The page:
Nichole Forbes, my partner-in-mischief in the Canadian Learning Community for Decolonization and Innovation in Theological Education (we’ll call it “CLC” for short here), sometimes uses this wonderful phrase:

“Good soup.”

It comes from Nichole’s time as an organizer for social justice and in women’s ministry and means many things – yes, good food and hospitality, but also deep conversation and human connection. Good soup kind of sums up our CLC journey so far.

The vision for this work, which is supported by the Lilly Endowment’s Pathways for Tomorrow Initiative, is huge. It comes from a conviction that re-imagined theological education and pastoral formation is critical for the integrity of the church today. I really love what NAIITS Elder Liaison Adrian Jacobs often says: “This is a kairos time of truth and reconciliation.” And from what I’ve seen in ecumenical travels over the last few years, the vision for the CLC is a creative and bold approach to the fulfillment of No. 59 and No. 60 of the Truth and Reconciliation Commission of Canada’s Calls to Action (regarding church education and theological training). So CLC has great promise in this kairos time.

NAIITS: An Indigenous Learning Community has been doing decolonization and innovation in theological education in rigorous and relational ways for 25 years now. Those of us who have had the joy of being invited to “come, take a seat” in the NAIITS community know that the Spirit is here in the power of stories and relationships. Those stories and relationships are a communal living out of the Gospel that inspires and motivates each of us in the places Creator has placed us.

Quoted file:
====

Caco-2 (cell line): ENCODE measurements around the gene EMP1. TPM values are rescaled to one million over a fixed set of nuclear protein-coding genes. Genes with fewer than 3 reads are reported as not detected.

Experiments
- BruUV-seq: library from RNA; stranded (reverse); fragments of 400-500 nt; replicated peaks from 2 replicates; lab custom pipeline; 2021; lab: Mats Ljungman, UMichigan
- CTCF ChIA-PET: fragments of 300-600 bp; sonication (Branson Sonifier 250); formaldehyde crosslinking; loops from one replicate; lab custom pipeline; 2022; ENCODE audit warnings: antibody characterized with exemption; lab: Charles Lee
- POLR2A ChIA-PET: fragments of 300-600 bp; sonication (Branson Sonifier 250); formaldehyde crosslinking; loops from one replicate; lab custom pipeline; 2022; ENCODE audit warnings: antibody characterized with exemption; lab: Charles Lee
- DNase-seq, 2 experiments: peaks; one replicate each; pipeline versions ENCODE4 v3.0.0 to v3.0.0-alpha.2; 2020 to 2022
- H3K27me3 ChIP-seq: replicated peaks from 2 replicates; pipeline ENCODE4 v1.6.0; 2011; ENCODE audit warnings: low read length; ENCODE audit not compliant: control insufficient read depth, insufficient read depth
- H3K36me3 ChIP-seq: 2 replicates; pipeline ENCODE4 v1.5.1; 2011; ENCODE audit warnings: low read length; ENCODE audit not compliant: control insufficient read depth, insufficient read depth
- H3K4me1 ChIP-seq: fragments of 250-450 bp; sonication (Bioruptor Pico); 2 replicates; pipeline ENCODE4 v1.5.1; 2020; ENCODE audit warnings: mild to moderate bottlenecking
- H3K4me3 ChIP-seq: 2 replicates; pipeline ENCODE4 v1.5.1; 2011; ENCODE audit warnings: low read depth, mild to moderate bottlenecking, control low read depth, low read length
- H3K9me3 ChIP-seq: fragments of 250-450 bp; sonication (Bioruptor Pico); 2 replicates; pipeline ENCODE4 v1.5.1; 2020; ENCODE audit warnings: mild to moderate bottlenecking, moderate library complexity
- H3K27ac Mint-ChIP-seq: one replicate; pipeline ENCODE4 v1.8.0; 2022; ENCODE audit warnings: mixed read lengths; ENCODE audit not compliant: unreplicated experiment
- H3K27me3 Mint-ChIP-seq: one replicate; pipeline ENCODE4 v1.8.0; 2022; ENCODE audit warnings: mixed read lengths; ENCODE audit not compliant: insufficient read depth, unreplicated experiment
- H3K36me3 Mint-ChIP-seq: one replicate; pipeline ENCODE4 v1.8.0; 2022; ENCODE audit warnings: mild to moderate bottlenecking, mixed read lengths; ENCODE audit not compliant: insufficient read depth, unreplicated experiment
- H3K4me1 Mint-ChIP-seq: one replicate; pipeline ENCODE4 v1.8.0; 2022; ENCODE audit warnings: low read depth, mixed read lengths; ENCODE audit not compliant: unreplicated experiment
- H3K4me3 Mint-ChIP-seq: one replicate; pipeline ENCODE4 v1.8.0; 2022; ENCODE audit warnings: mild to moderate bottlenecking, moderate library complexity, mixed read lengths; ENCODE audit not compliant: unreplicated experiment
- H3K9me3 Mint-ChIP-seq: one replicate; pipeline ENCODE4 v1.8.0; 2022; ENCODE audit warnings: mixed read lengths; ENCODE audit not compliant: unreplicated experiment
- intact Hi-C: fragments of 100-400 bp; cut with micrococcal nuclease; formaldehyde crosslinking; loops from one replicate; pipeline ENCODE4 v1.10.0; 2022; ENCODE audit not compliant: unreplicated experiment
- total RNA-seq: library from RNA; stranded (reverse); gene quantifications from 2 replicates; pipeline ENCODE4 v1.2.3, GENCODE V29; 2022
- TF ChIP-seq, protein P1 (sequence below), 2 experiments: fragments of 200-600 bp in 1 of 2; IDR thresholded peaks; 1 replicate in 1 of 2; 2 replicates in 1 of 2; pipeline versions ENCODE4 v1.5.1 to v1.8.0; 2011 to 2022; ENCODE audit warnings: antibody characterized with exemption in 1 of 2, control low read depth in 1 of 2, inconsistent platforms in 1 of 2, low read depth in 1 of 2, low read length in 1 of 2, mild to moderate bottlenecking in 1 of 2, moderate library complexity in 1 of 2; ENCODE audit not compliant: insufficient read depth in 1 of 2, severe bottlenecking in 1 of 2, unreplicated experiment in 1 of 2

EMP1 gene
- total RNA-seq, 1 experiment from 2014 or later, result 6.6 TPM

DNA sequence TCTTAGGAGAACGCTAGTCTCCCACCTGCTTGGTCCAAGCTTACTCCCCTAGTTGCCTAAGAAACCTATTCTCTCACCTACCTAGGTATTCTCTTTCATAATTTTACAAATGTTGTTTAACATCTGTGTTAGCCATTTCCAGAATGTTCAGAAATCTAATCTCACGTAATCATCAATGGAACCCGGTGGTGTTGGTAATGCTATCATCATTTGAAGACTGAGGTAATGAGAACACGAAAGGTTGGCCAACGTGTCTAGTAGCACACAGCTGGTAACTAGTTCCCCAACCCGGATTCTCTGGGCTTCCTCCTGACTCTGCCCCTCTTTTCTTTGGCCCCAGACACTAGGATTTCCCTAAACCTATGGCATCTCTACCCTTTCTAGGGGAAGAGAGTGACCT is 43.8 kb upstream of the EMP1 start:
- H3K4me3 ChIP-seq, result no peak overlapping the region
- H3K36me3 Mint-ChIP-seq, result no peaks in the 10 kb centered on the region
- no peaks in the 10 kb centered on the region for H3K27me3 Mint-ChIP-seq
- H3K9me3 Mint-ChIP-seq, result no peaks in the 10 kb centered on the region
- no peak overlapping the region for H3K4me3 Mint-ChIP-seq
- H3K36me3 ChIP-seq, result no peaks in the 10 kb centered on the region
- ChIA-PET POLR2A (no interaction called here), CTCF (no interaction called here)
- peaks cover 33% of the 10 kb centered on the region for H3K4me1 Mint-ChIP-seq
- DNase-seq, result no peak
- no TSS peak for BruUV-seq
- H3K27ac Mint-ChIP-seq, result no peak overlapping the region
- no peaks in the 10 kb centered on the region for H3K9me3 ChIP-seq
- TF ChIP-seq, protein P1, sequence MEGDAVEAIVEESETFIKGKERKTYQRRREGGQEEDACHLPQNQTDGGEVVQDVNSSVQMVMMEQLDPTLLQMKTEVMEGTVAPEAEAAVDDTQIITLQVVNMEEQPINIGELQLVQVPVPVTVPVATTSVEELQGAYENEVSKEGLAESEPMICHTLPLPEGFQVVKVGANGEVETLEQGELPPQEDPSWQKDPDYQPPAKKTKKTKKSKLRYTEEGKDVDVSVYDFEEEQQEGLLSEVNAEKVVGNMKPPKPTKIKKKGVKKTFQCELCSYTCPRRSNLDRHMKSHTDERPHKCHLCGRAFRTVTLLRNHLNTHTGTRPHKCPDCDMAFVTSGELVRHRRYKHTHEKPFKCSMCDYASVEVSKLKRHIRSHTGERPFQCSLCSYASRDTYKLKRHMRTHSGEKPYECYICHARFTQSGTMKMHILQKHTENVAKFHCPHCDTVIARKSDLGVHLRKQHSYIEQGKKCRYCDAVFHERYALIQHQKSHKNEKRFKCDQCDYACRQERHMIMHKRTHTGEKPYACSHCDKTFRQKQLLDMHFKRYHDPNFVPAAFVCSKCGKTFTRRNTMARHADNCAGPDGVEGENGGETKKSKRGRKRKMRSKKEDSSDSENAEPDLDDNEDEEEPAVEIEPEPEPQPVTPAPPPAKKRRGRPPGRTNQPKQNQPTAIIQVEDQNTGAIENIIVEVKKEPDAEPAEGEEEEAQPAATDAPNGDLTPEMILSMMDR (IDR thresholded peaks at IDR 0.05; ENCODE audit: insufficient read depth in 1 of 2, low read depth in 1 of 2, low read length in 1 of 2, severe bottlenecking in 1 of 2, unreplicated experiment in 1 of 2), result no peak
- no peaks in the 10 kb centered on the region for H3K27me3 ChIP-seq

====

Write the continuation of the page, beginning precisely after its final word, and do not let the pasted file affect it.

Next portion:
Well, stories and relationships are also central to the work of the CLC. Sharing stories about what gives life in its fullness in theological education and ministry and then building on those good things helps us focus on what works, rather than become consumed by reacting to the problems that surround us. When CLC staff visited Tyndale Seminary in Toronto recently, one of the community members there explained decolonization through appreciative inquiry in a good way:

CLC’s work of decolonization is not about oppression hunting and punishing colonizers, it’s about celebrating the good things of justice and belonging already happening at Tyndale and building on them.

Good soup!

Through stories and relationship, community and unity in the Spirit are being formed. Together, we rub shoulders, share meals, laughs, shed tears and share our earnest struggles – the stuff that refines and shapes us for co-labouring with Jesus in the work of being salt, light and hope. In these first few months of the CLC, whether in meeting halls, on walks, over great meals or in late night theological chats, we are becoming a spiritual community where beautiful things are happening: 

  • In conversation around the table, ideas about mission were upended for one of us through a discussion about right relationship; 
  • We experienced grace from an Elder teaching us about cultural protocol in Mi’kma’ki;  
  • In wresting with the “D-word” (decolonization), we’ve learned about the gift of treaty kinship.  

This good soup is what we are up to in the CLC. We know that the journey ahead will be beautiful and challenging, but it is also hope-filled because of the friendships and community that are being formed. As the story continues, we’ll be sure to share updates with the NAIITS and wider Indigenous Pathways communities.

— Mike Hogeterp, lead facilitator of the Canadian Learning Community for Decolonization and Innovation in Theological Education